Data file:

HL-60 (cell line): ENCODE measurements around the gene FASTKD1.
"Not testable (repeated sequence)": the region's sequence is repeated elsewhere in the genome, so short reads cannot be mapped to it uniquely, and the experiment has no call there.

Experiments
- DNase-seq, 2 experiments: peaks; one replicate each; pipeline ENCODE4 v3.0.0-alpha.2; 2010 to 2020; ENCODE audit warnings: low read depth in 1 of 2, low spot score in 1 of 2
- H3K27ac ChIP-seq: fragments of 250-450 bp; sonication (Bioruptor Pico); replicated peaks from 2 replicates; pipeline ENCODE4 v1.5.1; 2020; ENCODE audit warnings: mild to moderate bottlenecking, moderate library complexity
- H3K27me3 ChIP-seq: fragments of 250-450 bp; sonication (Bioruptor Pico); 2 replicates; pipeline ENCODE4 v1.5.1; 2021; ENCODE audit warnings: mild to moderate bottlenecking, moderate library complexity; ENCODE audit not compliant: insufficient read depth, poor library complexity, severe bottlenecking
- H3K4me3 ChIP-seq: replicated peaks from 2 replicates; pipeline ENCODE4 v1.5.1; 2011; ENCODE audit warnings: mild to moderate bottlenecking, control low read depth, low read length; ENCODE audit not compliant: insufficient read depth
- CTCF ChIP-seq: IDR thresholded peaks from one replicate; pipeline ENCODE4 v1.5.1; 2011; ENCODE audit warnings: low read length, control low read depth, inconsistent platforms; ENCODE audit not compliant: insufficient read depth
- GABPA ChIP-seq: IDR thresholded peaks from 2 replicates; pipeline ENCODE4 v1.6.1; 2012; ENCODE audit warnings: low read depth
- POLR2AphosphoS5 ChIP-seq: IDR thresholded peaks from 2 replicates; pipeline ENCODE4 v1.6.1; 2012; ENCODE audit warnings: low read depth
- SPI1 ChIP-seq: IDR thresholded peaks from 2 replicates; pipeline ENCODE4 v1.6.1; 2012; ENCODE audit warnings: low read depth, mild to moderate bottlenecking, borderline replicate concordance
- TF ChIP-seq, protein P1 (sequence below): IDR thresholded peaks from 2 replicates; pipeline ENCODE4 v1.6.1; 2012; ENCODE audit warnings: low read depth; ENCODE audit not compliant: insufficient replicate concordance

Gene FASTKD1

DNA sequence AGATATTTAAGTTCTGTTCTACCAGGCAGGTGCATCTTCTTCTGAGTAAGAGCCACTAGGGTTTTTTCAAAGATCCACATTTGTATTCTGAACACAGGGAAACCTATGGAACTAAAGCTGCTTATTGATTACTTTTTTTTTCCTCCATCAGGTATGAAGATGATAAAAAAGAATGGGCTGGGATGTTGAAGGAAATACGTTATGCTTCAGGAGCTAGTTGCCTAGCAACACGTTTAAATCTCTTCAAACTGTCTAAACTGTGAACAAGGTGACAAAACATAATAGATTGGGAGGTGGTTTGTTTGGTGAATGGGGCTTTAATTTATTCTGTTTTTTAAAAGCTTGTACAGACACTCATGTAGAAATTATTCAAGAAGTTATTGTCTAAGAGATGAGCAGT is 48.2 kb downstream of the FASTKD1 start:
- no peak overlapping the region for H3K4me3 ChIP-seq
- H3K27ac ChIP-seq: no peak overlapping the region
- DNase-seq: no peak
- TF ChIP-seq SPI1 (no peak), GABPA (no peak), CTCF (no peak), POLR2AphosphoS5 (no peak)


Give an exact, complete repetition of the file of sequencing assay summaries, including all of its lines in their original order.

HL-60 (cell line): ENCODE measurements around the gene FASTKD1.
"Not testable (repeated sequence)": the region's sequence is repeated elsewhere in the genome, so short reads cannot be mapped to it uniquely, and the experiment has no call there.

Experiments
- DNase-seq, 2 experiments: peaks; one replicate each; pipeline ENCODE4 v3.0.0-alpha.2; 2010 to 2020; ENCODE audit warnings: low read depth in 1 of 2, low spot score in 1 of 2
- H3K27ac ChIP-seq: fragments of 250-450 bp; sonication (Bioruptor Pico); replicated peaks from 2 replicates; pipeline ENCODE4 v1.5.1; 2020; ENCODE audit warnings: mild to moderate bottlenecking, moderate library complexity
- H3K27me3 ChIP-seq: fragments of 250-450 bp; sonication (Bioruptor Pico); 2 replicates; pipeline ENCODE4 v1.5.1; 2021; ENCODE audit warnings: mild to moderate bottlenecking, moderate library complexity; ENCODE audit not compliant: insufficient read depth, poor library complexity, severe bottlenecking
- H3K4me3 ChIP-seq: replicated peaks from 2 replicates; pipeline ENCODE4 v1.5.1; 2011; ENCODE audit warnings: mild to moderate bottlenecking, control low read depth, low read length; ENCODE audit not compliant: insufficient read depth
- CTCF ChIP-seq: IDR thresholded peaks from one replicate; pipeline ENCODE4 v1.5.1; 2011; ENCODE audit warnings: low read length, control low read depth, inconsistent platforms; ENCODE audit not compliant: insufficient read depth
- GABPA ChIP-seq: IDR thresholded peaks from 2 replicates; pipeline ENCODE4 v1.6.1; 2012; ENCODE audit warnings: low read depth
- POLR2AphosphoS5 ChIP-seq: IDR thresholded peaks from 2 replicates; pipeline ENCODE4 v1.6.1; 2012; ENCODE audit warnings: low read depth
- SPI1 ChIP-seq: IDR thresholded peaks from 2 replicates; pipeline ENCODE4 v1.6.1; 2012; ENCODE audit warnings: low read depth, mild to moderate bottlenecking, borderline replicate concordance
- TF ChIP-seq, protein P1 (sequence below): IDR thresholded peaks from 2 replicates; pipeline ENCODE4 v1.6.1; 2012; ENCODE audit warnings: low read depth; ENCODE audit not compliant: insufficient replicate concordance

Gene FASTKD1

DNA sequence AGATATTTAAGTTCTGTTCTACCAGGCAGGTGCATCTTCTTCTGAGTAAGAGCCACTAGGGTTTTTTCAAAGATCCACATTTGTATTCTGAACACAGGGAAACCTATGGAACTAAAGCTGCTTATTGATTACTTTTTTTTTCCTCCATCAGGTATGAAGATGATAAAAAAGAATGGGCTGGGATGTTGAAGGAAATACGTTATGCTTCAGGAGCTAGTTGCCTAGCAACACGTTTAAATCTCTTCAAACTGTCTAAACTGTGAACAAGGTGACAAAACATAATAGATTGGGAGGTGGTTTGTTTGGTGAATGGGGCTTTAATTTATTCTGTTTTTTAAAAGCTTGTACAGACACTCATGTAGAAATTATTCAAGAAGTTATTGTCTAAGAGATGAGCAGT is 48.2 kb downstream of the FASTKD1 start:
- no peak overlapping the region for H3K4me3 ChIP-seq
- H3K27ac ChIP-seq: no peak overlapping the region
- DNase-seq: no peak
- TF ChIP-seq SPI1 (no peak), GABPA (no peak), CTCF (no peak), POLR2AphosphoS5 (no peak)